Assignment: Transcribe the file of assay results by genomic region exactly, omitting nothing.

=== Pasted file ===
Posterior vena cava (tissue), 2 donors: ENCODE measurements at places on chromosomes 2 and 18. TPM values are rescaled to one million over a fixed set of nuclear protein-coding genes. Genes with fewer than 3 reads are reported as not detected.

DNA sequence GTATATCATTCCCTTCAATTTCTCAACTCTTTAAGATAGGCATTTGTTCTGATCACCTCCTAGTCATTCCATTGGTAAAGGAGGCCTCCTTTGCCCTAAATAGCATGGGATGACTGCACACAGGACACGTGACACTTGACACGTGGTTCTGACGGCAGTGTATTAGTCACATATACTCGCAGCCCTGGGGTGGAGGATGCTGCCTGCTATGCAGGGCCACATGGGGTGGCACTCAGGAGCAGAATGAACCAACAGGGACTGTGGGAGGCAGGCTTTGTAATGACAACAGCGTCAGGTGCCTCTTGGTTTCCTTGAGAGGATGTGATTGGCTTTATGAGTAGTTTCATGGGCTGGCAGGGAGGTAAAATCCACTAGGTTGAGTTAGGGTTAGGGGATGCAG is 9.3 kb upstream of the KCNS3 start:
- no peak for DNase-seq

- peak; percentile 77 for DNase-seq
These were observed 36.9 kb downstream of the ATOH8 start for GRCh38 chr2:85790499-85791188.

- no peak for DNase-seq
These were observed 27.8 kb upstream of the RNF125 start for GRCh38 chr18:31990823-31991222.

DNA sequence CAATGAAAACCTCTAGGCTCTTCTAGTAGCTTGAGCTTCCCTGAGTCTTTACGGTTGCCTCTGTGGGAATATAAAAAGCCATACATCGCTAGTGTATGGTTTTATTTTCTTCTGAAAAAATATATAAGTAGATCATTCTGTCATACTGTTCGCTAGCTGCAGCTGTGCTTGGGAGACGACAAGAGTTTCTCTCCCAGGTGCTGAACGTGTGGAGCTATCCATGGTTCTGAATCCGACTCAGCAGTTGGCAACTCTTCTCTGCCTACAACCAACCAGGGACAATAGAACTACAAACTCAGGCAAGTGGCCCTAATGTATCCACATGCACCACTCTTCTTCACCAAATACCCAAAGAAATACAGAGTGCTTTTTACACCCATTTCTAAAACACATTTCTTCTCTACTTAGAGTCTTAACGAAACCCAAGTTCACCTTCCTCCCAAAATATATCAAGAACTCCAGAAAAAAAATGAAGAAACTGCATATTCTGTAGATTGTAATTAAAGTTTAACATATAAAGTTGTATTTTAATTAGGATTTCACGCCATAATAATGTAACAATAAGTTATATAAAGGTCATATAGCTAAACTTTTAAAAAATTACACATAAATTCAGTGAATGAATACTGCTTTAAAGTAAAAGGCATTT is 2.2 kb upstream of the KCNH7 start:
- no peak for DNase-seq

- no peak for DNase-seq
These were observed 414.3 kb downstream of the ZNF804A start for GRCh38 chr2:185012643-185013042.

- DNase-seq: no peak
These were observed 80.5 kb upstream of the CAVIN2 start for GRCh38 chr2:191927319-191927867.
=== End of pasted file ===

Posterior vena cava (tissue), 2 donors: ENCODE measurements at places on chromosomes 2 and 18. TPM values are rescaled to one million over a fixed set of nuclear protein-coding genes. Genes with fewer than 3 reads are reported as not detected.

DNA sequence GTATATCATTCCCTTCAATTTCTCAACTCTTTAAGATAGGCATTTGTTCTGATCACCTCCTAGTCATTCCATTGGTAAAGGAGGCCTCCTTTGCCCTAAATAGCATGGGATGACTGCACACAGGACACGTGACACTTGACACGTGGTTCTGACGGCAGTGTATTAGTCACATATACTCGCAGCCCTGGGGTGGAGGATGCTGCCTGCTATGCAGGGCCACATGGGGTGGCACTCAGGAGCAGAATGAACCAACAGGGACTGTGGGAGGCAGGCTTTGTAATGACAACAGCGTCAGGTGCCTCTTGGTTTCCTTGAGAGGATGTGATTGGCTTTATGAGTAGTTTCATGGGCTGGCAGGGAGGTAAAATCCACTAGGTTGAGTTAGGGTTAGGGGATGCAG is 9.3 kb upstream of the KCNS3 start:
- no peak for DNase-seq

- peak; percentile 77 for DNase-seq
These were observed 36.9 kb downstream of the ATOH8 start for GRCh38 chr2:85790499-85791188.

- no peak for DNase-seq
These were observed 27.8 kb upstream of the RNF125 start for GRCh38 chr18:31990823-31991222.

DNA sequence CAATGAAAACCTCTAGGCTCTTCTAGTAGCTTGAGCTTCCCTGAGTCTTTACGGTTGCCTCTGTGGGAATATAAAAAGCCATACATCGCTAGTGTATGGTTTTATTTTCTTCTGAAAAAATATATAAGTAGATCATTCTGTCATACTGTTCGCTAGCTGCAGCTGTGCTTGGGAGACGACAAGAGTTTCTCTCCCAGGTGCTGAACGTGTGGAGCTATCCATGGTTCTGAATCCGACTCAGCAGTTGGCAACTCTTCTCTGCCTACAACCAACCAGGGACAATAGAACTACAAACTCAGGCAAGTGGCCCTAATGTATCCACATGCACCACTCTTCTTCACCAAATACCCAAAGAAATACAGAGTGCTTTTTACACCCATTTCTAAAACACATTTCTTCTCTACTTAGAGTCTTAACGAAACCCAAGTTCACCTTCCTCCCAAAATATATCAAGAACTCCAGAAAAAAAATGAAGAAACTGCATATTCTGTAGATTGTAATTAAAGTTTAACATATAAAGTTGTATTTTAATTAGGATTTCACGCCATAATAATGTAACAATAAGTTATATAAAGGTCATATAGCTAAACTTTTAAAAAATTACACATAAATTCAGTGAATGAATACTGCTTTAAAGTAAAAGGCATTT is 2.2 kb upstream of the KCNH7 start:
- no peak for DNase-seq

- no peak for DNase-seq
These were observed 414.3 kb downstream of the ZNF804A start for GRCh38 chr2:185012643-185013042.

- DNase-seq: no peak
These were observed 80.5 kb upstream of the CAVIN2 start for GRCh38 chr2:191927319-191927867.